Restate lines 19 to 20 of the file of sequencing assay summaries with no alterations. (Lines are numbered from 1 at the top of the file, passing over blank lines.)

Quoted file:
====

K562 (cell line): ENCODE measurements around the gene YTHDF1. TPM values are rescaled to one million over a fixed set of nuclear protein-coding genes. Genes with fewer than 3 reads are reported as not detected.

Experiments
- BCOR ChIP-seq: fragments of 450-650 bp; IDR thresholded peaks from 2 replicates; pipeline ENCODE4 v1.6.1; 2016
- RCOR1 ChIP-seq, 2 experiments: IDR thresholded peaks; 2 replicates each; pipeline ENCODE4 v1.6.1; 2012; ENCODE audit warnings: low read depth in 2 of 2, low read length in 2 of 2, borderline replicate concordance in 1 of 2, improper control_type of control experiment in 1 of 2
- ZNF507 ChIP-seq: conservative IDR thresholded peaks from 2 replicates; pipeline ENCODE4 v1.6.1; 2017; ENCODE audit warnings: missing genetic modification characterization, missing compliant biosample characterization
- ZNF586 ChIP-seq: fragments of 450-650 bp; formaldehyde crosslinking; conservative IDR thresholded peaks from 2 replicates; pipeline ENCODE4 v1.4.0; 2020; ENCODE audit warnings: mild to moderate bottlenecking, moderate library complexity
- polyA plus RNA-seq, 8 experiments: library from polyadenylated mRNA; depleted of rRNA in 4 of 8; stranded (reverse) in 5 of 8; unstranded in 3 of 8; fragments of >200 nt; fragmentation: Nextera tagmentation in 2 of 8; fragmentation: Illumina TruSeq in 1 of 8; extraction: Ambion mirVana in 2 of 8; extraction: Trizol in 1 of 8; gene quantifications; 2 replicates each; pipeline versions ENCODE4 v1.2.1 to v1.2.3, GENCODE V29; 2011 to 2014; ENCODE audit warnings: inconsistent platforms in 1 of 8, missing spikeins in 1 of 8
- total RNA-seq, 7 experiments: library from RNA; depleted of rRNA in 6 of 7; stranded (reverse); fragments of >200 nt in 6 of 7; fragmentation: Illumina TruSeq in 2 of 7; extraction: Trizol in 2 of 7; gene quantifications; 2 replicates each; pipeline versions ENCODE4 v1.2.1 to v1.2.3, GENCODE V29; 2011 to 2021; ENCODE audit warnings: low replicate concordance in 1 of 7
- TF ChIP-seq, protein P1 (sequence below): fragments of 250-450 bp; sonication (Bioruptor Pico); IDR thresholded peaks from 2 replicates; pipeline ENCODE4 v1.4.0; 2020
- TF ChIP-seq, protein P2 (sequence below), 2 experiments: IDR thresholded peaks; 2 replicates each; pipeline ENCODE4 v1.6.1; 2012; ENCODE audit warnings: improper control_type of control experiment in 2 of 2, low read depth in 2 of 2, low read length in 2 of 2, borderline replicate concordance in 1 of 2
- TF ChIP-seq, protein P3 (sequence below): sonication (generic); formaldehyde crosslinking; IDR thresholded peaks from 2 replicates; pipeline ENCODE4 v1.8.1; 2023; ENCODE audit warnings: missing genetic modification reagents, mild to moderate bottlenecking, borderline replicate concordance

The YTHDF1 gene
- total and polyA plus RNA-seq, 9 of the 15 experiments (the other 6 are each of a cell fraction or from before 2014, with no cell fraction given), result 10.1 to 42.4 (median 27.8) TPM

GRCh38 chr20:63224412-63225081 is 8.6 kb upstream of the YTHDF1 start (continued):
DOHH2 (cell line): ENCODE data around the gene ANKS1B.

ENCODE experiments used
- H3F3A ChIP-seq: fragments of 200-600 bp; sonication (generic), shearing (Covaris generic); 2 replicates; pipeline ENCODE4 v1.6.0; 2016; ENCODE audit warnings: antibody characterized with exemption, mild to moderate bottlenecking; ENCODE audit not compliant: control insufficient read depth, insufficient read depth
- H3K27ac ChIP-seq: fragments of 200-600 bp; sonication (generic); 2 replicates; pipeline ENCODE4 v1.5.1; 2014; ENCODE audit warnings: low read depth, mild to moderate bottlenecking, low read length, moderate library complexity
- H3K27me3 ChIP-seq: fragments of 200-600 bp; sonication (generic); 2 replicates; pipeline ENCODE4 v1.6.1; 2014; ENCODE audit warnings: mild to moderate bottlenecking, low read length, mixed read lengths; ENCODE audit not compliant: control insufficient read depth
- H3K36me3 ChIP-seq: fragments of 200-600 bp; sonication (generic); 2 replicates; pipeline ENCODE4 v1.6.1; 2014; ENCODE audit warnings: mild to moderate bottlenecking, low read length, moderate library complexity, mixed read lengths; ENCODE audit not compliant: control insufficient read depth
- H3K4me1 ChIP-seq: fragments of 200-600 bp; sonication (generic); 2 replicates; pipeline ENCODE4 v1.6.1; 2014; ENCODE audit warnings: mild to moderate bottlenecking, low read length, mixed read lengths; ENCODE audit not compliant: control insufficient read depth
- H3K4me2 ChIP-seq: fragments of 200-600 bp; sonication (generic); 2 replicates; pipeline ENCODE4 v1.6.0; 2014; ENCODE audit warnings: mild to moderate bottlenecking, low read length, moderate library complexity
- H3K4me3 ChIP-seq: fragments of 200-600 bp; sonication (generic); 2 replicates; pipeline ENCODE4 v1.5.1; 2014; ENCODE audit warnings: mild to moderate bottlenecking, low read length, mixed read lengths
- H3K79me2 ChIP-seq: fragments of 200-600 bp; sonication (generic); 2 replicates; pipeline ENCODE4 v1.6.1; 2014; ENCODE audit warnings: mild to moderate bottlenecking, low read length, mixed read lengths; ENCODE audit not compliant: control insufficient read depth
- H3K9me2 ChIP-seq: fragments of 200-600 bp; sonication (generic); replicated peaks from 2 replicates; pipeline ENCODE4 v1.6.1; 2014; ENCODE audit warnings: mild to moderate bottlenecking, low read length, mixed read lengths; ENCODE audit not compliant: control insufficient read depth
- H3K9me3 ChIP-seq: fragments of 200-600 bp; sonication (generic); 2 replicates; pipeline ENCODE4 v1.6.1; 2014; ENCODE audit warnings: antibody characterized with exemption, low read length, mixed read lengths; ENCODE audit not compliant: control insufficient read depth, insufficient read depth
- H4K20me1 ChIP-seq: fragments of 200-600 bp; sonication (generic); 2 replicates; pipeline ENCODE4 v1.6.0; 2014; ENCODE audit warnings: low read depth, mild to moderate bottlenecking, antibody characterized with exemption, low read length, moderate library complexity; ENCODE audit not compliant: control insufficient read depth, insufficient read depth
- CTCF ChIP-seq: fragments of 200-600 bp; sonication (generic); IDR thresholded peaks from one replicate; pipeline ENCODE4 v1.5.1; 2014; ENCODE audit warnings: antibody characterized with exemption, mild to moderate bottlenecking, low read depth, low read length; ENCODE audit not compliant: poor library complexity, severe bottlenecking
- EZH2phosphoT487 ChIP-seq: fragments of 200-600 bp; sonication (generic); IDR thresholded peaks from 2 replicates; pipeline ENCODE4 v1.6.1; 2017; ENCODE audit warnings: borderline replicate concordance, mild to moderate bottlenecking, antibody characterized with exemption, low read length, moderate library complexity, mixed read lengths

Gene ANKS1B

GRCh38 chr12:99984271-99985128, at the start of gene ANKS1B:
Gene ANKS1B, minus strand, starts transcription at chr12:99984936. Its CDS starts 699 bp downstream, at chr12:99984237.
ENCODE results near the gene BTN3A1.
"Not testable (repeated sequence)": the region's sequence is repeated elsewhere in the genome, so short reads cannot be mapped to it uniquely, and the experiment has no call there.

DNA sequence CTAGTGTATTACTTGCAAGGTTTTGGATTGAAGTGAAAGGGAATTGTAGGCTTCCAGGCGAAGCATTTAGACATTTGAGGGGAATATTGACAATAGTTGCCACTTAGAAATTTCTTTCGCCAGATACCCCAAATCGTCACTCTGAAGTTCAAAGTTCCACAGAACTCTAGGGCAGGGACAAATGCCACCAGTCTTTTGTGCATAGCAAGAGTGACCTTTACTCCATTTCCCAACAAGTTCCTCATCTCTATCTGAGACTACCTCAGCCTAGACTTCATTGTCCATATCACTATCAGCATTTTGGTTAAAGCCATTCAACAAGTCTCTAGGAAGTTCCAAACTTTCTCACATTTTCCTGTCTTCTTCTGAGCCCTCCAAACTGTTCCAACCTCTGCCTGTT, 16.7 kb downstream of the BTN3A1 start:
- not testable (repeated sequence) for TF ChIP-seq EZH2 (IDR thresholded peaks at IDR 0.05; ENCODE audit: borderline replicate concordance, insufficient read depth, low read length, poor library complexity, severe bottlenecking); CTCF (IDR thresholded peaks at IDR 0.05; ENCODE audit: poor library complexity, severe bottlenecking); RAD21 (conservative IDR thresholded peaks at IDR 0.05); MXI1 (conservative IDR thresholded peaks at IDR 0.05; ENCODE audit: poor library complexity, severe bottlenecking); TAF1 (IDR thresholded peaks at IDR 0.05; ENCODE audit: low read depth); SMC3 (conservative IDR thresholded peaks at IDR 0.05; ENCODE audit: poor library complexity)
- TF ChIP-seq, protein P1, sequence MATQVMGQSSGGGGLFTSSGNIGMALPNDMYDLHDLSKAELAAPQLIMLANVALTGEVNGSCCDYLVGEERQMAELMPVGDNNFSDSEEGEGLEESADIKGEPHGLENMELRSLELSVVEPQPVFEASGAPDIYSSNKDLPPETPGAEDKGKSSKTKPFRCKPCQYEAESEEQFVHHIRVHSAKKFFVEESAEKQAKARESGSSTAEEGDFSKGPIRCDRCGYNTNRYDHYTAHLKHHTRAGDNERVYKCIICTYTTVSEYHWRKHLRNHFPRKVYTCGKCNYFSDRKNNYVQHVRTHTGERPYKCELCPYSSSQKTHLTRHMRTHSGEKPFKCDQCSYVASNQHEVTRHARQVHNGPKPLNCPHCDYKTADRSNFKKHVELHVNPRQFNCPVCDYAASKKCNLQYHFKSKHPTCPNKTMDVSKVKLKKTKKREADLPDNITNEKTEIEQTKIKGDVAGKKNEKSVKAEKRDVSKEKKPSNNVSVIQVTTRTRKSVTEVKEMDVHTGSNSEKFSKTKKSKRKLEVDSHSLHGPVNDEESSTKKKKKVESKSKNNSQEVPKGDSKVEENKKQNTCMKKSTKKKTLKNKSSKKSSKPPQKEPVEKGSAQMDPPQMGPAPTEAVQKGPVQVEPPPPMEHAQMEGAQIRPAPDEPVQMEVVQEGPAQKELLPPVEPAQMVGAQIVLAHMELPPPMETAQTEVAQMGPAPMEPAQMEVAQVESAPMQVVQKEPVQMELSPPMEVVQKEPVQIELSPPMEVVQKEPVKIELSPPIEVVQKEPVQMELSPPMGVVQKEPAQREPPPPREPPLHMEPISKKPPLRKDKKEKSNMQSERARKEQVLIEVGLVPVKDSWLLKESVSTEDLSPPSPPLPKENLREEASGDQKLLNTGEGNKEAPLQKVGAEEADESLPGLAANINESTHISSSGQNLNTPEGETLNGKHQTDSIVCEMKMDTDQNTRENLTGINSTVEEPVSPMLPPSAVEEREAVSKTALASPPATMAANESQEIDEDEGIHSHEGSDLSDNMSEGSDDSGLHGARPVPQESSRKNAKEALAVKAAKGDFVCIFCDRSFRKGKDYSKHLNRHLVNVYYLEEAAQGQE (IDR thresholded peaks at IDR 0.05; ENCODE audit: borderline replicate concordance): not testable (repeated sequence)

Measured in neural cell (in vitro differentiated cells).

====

- H3K27me3 ChIP-seq: fragments of 200-600 bp; sonication (generic); 2 replicates; pipeline ENCODE4 v1.6.1; 2014; ENCODE audit warnings: mild to moderate bottlenecking, low read length, mixed read lengths; ENCODE audit not compliant: control insufficient read depth
- H3K36me3 ChIP-seq: fragments of 200-600 bp; sonication (generic); 2 replicates; pipeline ENCODE4 v1.6.1; 2014; ENCODE audit warnings: mild to moderate bottlenecking, low read length, moderate library complexity, mixed read lengths; ENCODE audit not compliant: control insufficient read depth